Navigating Sanctions in M&A: Seven Questions for Deal Teams to Consider

Posted in M&A and Private Equity

M&A deal teams face complicated legal issues amidst rapidly changing global sanctions and guidance.

By Richard Butterwick, Les P. Carnegie, Charles Claypoole, Beatrice Lo, Mikhail Turetsky, Andrew P. Galdes, Ruchi G. Gill, Thomas F. Lane, and Catherine Campbell

Russia’s invasion of Ukraine has created new headwinds for M&A dealmakers, as a complicated matrix of sanctions and export controls poses legal challenges for both buyers and sellers, as well as transaction targets. With sanctions regimes becoming ever more complex, deal planning and execution requires expert legal counsel and skillful navigation. Continue Reading

UK High Court Ruling in Competition Claim Highlights Consequences of Disclosure Failures

Posted in Litigation

The ruling is also a reminder of the circumstances in which the court may order indemnity costs for such failures.

By Oliver Browne, Hayley Pizzey, and Anna Kullmann

On 29 July 2022, the UK High Court ruled in Cabo Concepts Limited v. MGA Entertainment (UK) Limited that toy manufacturer MGA should pay hefty costs for failure to conduct proper pre-trial disclosure. Continue Reading

UK’s “Smarter Contracts” Landscape Offers Robust Foundation for Commercial Use

Posted in Blockchain, Cryptoassets

The latest analysis of “smarter contracts” provides helpful guidance on the opportunities and potential legal and practical risks in adopting these technologies.

By Christian F. McDermott, Andrew C. Moyle, and Nara Yoo

LawtechUK’s latest analysis of so-called smarter contracts in the UK, set out in its Smarter Contracts Report (the Report), seeks to identify how technology is transforming contract practices, and to explore future opportunities and innovation. The Report defines a “smarter contract” as a legally binding digital contract, including legally enforceable contracts in which some or all of the terms are represented in code, and identifies a range of smart contract applications, from simple electronic signatures to sophisticated self-executing contracts. Continue Reading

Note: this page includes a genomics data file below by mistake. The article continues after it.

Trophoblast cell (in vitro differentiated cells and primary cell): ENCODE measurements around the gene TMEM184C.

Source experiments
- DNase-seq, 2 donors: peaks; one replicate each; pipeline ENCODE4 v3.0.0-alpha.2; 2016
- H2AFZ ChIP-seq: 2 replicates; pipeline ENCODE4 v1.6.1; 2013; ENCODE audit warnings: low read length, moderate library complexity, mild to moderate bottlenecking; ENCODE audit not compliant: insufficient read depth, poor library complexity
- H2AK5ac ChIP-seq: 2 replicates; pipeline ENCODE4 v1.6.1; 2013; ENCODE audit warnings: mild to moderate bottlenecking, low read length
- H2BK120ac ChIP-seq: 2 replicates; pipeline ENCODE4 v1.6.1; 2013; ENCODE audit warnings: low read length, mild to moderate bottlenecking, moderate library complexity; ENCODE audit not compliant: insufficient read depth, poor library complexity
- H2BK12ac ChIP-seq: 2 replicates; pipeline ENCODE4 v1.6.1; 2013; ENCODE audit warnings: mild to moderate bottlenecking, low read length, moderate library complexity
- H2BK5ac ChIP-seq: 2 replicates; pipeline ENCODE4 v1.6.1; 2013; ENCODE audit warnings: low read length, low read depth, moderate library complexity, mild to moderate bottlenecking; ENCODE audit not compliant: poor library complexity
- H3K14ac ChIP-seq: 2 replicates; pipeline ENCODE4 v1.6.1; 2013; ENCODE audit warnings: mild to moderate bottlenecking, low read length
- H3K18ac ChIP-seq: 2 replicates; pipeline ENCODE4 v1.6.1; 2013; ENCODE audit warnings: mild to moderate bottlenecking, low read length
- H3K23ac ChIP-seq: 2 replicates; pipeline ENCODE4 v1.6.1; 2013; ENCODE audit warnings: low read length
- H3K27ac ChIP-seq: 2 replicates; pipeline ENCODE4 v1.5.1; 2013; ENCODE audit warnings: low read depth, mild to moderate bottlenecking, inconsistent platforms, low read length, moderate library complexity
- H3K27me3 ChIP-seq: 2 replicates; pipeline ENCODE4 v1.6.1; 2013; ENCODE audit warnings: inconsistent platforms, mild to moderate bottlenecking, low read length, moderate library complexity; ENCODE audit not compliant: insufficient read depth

Green Power and the Protections of Intra-EU Energy Investment

Posted in Dispute Resolution

The tribunal in Green Power v. Kingdom of Spain declined jurisdiction, finding that the parties had not validly consented to arbitration under the Energy Charter Treaty.

By Dr. Sebastian Seelmann-Eggebert, Shreya Ramesh, and Ram Mashru

A tribunal seated in Sweden has become the first to uphold the “intra-EU objection” in an arbitration under the Energy Charter Treaty (ECT) administered by the Stockholm Chamber of Commerce. The tribunal found that it lacked jurisdiction to hear a dispute between two Danish solar energy investors — Green Power and SCE (the Claimants) — and the Kingdom of Spain on the basis that Spain’s standing offer to arbitrate under Article 26 of the ECT was invalid as a matter of EU law. The unprecedented decision gives effect to a series of seminal judgments of the EU Court of Justice (CJEU) which held that intra-EU investment arbitrations are incompatible with the primacy of EU law and the unity of the EU legal order. Continue Reading